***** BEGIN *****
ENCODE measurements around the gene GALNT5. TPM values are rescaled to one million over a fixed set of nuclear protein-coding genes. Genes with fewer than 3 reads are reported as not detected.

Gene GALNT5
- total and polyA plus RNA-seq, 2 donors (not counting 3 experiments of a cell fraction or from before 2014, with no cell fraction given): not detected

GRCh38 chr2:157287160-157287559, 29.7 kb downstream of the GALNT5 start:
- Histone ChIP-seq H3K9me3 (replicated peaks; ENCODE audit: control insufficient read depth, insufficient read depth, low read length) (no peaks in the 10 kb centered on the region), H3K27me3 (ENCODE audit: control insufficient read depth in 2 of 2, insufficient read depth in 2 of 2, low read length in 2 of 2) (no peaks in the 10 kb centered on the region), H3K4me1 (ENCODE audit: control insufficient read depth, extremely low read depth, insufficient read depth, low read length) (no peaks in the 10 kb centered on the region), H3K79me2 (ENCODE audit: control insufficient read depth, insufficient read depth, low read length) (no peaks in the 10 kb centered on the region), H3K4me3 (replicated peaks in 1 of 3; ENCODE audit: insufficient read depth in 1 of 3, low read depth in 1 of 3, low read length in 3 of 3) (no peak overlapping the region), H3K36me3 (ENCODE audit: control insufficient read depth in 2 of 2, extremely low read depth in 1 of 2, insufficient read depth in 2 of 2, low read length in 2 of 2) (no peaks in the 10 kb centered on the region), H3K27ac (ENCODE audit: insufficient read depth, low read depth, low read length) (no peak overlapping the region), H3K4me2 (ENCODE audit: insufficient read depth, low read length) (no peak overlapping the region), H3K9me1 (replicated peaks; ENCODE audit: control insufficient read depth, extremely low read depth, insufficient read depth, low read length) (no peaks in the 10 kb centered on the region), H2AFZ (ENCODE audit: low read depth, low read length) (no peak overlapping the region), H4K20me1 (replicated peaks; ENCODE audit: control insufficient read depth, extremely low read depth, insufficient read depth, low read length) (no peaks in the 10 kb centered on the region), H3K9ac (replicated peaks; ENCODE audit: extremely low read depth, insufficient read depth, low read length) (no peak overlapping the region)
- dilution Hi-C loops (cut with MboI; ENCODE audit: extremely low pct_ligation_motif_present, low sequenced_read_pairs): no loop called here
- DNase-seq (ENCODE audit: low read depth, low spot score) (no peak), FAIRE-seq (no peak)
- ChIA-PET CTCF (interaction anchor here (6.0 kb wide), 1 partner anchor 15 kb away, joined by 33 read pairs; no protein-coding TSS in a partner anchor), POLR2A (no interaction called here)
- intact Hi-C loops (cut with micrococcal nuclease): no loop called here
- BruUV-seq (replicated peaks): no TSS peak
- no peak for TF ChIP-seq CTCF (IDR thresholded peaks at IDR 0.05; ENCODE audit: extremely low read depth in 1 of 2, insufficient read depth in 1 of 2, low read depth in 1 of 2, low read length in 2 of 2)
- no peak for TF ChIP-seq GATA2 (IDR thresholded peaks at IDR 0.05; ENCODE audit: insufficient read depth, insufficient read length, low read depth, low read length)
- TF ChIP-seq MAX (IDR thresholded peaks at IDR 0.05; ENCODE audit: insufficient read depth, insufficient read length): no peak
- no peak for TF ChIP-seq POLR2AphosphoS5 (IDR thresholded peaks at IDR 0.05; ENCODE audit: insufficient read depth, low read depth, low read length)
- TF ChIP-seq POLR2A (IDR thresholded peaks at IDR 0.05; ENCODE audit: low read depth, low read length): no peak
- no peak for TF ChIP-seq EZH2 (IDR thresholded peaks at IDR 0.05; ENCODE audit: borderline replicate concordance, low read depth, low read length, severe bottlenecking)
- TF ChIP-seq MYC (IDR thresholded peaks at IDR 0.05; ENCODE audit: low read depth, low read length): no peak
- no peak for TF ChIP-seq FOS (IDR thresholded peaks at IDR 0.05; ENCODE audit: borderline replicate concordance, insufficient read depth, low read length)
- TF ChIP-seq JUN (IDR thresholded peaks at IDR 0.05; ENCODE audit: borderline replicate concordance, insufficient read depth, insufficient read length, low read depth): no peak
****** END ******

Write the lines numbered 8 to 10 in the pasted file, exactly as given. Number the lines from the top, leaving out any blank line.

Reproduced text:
- ChIA-PET CTCF (interaction anchor here (6.0 kb wide), 1 partner anchor 15 kb away, joined by 33 read pairs; no protein-coding TSS in a partner anchor), POLR2A (no interaction called here)
- intact Hi-C loops (cut with micrococcal nuclease): no loop called here
- BruUV-seq (replicated peaks): no TSS peak